INDIEWIRE: The Best Documentaries Of 2014 So Far

Added on by Erick Grau.

Truth, the maxim goes, is stranger than fiction. And almost every week there's a feature documentary hitting theaters or VOD telling a story just as compelling, if not more, than anything that can be found in mainstream multiplexes and $200 million dollar tentpoles.

Unfortunately, it's relatively rare for these films to cross over to mainstream audiences: the biggest grossing-documentary of the year so far, depressingly, is Dinesh D'Souza's borderline-incompetent right-wing propaganda piece "America" (our review, and its attendant 470+ mostly batshit comments, is here). But that's not accurately reflective, as it has been a very strong year for non-fiction filmmaking so far, and to prove it, we've rounded up an easily D'Souza-free list of the best 20 documentaries of the year so far.

Some have hit theaters already, some are favorites from the festival circuit that should make their way towards your eyeballs before the end of 2014. But from histories of colonial Africa to visionary filmmaker what-ifs, from intimate portraits of world-famous rock stars to glimpses of the small-town version of the American dream, from star-driven baseball docs to a biography of the most famous film critic in the world, there should be something here for everyone. Take a look at the list below, and let us know your own favorites of 2014 so far in the comments section.

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“Elaine Stritch: Shoot Me”
The inimitable brassy Broadway legend Elaine Stritch passed away last week, leaving a tall, stylish, foul-mouthed, completely one-of-a-kind hole in our hearts. Fortunately, we have Chiemi Karasawa’s documentary “Elaine Stritch: Shoot Me” as a testament to Elaine’s unforgettable style and spirit. The film sensitively and intimately portrays the duality of Elaine’s personality: she is at once a fierce, ferocious broad, a seasoned performer who is never without a snappy comeback. But she’s also a sensitive Midwestern gal who still gets stage fright, and speaks with remarkable candor about her nervousness and fears, aging gracefully (it’s not for sissies), alcoholism, the tragedies in her own life and the realities of death. Despite all of the heavy subjects, the film is laugh-out-loud funny, thanks to Elaine’s quick wit and unfiltered personality, and is a fitting tribute to her nearly 70-year career. Ultimately, the truths that she speaks are universal ones in which anyone can find inspiration and solace. If you haven’t already, get to know Elaine Stritch, post-haste.  [Full Review]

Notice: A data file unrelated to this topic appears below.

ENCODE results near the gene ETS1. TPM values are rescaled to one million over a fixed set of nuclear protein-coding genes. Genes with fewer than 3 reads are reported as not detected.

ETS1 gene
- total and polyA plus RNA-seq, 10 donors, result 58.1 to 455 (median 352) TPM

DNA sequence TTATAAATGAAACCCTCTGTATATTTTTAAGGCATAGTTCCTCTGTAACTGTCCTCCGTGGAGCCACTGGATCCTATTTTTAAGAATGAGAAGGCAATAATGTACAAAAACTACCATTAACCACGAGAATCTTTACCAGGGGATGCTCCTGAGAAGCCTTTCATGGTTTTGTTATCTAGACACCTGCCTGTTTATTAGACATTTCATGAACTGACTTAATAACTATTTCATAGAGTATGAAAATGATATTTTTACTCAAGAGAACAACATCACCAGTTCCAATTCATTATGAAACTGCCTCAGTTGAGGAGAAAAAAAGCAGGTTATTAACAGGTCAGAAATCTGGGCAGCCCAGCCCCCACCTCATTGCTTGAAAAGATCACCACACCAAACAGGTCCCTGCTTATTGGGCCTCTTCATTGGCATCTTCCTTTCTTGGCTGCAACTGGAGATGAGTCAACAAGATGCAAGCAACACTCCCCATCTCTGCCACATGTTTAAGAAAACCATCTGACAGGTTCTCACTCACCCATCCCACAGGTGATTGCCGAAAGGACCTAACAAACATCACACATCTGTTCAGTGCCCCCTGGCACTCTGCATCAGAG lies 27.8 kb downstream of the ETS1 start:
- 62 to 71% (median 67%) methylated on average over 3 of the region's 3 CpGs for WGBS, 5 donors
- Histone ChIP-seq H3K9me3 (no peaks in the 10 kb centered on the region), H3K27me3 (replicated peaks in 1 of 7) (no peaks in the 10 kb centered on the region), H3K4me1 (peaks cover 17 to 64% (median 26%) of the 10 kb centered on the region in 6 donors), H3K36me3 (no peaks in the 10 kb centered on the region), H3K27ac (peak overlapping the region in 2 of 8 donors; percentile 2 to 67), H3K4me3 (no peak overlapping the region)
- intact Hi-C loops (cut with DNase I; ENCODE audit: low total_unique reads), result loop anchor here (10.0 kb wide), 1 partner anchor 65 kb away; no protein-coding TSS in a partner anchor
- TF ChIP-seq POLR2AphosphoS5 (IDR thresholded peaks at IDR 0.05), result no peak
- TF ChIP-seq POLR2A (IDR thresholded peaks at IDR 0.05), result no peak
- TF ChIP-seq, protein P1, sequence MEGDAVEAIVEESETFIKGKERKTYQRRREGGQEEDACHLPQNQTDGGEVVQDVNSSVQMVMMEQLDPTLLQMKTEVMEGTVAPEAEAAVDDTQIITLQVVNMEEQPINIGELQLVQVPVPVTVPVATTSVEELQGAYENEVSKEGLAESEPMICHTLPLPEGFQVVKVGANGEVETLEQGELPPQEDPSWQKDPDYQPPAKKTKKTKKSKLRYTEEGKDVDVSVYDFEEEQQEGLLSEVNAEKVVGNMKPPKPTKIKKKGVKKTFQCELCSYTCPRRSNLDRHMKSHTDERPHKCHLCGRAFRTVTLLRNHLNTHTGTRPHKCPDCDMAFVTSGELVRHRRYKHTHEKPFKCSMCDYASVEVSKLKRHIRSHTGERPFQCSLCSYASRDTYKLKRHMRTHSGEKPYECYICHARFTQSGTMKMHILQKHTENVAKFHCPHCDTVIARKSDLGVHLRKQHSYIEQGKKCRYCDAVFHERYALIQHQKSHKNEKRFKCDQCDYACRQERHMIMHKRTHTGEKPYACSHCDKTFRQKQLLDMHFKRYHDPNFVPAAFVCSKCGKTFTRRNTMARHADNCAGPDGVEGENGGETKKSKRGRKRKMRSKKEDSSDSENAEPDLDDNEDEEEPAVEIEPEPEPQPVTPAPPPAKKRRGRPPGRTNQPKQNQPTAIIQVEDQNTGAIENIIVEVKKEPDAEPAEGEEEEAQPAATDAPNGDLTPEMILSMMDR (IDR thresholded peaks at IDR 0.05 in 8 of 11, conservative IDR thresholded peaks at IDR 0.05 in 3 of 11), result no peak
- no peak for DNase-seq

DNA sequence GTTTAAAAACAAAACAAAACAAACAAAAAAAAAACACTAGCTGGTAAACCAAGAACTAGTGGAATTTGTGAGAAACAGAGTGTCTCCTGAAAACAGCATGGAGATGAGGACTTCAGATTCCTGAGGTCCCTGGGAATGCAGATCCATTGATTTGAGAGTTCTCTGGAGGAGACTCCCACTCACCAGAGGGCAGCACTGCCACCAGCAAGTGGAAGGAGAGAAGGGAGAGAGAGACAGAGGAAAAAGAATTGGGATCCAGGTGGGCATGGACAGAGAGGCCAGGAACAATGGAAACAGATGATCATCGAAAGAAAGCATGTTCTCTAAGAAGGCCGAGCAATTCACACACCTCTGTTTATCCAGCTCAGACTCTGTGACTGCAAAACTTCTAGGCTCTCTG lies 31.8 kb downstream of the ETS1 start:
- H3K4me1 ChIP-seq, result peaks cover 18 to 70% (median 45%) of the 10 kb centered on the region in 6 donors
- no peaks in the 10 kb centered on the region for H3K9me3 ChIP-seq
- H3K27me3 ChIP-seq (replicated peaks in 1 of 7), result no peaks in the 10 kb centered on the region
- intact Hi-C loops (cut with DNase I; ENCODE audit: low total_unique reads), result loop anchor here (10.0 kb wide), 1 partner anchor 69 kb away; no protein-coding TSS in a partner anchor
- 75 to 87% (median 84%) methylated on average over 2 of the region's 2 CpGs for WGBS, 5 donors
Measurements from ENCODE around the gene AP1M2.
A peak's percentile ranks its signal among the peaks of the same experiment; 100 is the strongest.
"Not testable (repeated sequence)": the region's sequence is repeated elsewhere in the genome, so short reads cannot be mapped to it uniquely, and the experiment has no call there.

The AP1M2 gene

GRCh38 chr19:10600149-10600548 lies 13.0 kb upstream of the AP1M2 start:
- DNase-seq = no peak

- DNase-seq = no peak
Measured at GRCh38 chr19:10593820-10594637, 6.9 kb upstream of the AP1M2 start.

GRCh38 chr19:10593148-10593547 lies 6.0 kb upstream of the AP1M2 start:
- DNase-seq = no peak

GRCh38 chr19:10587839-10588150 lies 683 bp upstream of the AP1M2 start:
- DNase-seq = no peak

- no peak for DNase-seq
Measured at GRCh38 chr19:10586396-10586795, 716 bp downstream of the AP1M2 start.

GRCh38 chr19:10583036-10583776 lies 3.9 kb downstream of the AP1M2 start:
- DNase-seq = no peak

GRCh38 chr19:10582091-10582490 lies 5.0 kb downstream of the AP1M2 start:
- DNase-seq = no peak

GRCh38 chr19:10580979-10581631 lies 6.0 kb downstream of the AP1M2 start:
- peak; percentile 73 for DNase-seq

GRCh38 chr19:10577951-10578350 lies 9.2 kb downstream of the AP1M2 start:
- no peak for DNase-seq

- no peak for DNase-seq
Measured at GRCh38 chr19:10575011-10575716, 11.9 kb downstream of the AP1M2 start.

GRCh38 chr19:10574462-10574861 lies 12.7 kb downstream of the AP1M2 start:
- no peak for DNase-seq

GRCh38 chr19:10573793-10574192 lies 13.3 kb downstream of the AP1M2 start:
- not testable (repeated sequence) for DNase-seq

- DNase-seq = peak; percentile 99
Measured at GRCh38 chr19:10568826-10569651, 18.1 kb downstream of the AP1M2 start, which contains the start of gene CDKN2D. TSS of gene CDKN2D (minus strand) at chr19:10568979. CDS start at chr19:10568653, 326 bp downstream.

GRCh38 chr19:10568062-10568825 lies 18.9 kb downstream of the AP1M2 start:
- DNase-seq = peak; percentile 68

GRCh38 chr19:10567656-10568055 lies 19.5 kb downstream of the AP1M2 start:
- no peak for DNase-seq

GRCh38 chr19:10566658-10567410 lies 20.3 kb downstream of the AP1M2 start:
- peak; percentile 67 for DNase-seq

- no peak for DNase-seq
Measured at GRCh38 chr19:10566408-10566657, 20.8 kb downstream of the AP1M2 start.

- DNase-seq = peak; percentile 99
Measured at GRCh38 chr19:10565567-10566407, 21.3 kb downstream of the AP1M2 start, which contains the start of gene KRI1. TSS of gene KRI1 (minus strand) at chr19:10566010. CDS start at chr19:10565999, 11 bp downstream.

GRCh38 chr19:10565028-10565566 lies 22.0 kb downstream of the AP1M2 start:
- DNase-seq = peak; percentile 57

Source: http://blogs.indiewire.com/theplaylist/the...